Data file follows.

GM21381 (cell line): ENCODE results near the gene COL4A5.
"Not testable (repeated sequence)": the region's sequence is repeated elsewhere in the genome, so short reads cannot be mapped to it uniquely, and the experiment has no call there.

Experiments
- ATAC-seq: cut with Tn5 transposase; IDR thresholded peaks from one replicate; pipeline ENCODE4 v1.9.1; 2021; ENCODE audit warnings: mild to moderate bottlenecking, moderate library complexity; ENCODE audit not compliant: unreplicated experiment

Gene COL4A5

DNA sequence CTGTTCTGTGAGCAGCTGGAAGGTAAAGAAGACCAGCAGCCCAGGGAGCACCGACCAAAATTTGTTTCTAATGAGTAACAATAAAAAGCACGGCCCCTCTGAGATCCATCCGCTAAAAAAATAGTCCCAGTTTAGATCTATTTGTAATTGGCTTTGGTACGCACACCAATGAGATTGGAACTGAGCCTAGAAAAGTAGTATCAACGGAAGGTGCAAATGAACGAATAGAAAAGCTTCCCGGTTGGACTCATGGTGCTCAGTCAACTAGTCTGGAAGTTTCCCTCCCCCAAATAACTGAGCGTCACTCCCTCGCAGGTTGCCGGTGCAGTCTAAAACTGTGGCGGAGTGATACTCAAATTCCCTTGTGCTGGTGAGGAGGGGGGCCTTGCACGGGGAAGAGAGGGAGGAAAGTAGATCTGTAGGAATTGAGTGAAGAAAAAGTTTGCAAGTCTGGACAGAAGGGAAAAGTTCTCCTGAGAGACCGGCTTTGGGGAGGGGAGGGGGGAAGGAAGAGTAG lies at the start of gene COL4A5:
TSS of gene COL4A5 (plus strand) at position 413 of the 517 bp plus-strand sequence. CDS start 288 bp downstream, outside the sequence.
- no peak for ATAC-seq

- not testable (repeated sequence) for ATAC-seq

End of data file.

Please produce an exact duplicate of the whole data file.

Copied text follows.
GM21381 (cell line): ENCODE results near the gene COL4A5.
"Not testable (repeated sequence)": the region's sequence is repeated elsewhere in the genome, so short reads cannot be mapped to it uniquely, and the experiment has no call there.

Experiments
- ATAC-seq: cut with Tn5 transposase; IDR thresholded peaks from one replicate; pipeline ENCODE4 v1.9.1; 2021; ENCODE audit warnings: mild to moderate bottlenecking, moderate library complexity; ENCODE audit not compliant: unreplicated experiment

Gene COL4A5

DNA sequence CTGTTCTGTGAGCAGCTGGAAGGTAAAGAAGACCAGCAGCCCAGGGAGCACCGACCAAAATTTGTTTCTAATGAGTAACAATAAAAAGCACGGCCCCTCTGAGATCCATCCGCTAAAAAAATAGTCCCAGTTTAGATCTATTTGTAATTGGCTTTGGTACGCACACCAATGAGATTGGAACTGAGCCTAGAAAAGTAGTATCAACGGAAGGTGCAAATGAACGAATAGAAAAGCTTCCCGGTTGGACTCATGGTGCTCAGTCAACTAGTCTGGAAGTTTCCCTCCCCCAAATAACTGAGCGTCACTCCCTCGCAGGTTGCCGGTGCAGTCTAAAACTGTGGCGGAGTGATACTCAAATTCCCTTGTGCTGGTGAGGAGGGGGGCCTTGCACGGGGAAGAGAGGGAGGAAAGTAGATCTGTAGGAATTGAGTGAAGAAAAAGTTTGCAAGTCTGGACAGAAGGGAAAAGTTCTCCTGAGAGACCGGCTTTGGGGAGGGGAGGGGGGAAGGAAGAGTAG lies at the start of gene COL4A5:
TSS of gene COL4A5 (plus strand) at position 413 of the 517 bp plus-strand sequence. CDS start 288 bp downstream, outside the sequence.
- no peak for ATAC-seq

- not testable (repeated sequence) for ATAC-seq